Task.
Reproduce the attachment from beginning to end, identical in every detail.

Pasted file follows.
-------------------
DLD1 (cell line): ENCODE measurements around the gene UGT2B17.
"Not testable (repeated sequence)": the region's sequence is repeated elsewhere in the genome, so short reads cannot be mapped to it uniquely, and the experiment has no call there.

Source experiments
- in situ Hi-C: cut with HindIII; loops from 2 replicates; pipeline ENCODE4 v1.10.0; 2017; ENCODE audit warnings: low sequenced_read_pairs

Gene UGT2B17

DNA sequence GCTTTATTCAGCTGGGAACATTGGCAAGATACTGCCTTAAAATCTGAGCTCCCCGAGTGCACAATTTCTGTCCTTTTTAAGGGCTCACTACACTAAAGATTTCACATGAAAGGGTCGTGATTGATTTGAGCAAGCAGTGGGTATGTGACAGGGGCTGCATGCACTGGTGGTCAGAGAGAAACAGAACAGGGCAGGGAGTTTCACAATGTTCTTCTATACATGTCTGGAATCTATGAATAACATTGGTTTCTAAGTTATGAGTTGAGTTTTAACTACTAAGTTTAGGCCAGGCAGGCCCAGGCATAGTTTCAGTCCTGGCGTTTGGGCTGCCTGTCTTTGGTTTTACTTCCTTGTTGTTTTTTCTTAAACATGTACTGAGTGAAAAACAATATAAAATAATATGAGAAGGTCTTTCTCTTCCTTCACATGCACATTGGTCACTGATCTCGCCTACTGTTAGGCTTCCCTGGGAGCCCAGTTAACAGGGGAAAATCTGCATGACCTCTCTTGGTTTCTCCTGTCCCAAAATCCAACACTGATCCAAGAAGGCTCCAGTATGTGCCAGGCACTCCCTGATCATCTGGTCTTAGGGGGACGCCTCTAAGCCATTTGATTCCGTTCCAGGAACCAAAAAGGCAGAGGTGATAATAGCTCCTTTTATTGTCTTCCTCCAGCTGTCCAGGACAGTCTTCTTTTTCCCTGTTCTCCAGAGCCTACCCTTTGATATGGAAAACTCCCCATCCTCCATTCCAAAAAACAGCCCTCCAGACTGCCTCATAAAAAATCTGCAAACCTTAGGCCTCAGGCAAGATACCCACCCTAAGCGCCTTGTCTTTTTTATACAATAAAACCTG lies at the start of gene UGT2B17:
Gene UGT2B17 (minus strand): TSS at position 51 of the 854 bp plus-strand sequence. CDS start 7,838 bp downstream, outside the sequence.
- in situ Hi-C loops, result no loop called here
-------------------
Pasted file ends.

DLD1 (cell line): ENCODE measurements around the gene UGT2B17.
"Not testable (repeated sequence)": the region's sequence is repeated elsewhere in the genome, so short reads cannot be mapped to it uniquely, and the experiment has no call there.

Source experiments
- in situ Hi-C: cut with HindIII; loops from 2 replicates; pipeline ENCODE4 v1.10.0; 2017; ENCODE audit warnings: low sequenced_read_pairs

Gene UGT2B17

DNA sequence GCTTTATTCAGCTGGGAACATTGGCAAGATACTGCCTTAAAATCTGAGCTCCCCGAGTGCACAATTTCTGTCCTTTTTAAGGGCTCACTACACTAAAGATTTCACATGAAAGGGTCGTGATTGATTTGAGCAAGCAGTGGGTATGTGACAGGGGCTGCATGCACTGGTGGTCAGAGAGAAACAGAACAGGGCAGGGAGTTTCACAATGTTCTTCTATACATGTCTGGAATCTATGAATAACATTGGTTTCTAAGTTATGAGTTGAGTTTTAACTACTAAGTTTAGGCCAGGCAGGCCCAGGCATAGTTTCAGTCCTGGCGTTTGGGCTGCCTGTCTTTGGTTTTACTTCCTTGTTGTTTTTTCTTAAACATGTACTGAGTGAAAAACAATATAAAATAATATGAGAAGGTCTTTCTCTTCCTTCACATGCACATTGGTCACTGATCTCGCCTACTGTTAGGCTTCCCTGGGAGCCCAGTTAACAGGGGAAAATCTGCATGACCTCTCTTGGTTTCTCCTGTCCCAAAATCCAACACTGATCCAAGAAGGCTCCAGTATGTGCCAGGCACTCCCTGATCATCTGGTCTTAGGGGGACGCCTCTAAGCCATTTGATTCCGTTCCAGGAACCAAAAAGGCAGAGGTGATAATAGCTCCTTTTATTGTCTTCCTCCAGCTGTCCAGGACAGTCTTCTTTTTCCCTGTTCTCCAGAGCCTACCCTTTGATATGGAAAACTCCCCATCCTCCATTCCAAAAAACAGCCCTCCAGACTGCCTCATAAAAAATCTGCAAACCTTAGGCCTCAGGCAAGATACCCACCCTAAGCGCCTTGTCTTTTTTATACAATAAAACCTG lies at the start of gene UGT2B17:
Gene UGT2B17 (minus strand): TSS at position 51 of the 854 bp plus-strand sequence. CDS start 7,838 bp downstream, outside the sequence.
- in situ Hi-C loops, result no loop called here